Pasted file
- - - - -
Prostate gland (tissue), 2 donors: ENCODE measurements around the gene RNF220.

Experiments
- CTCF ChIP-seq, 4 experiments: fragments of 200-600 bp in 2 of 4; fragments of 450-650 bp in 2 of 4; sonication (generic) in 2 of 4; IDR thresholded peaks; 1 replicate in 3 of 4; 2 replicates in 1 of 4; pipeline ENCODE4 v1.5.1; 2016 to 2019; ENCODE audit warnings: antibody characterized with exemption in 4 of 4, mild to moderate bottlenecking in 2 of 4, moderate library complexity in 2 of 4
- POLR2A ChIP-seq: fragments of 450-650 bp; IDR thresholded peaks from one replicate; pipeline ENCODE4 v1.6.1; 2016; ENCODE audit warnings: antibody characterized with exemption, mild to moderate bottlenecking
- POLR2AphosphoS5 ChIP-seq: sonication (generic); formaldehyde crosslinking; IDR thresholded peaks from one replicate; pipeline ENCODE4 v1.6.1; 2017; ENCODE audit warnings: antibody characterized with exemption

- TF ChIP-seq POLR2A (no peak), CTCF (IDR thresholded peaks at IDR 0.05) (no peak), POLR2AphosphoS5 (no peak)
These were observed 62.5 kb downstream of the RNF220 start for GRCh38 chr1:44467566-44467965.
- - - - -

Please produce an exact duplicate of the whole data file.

Prostate gland (tissue), 2 donors: ENCODE measurements around the gene RNF220.

Experiments
- CTCF ChIP-seq, 4 experiments: fragments of 200-600 bp in 2 of 4; fragments of 450-650 bp in 2 of 4; sonication (generic) in 2 of 4; IDR thresholded peaks; 1 replicate in 3 of 4; 2 replicates in 1 of 4; pipeline ENCODE4 v1.5.1; 2016 to 2019; ENCODE audit warnings: antibody characterized with exemption in 4 of 4, mild to moderate bottlenecking in 2 of 4, moderate library complexity in 2 of 4
- POLR2A ChIP-seq: fragments of 450-650 bp; IDR thresholded peaks from one replicate; pipeline ENCODE4 v1.6.1; 2016; ENCODE audit warnings: antibody characterized with exemption, mild to moderate bottlenecking
- POLR2AphosphoS5 ChIP-seq: sonication (generic); formaldehyde crosslinking; IDR thresholded peaks from one replicate; pipeline ENCODE4 v1.6.1; 2017; ENCODE audit warnings: antibody characterized with exemption

- TF ChIP-seq POLR2A (no peak), CTCF (IDR thresholded peaks at IDR 0.05) (no peak), POLR2AphosphoS5 (no peak)
These were observed 62.5 kb downstream of the RNF220 start for GRCh38 chr1:44467566-44467965.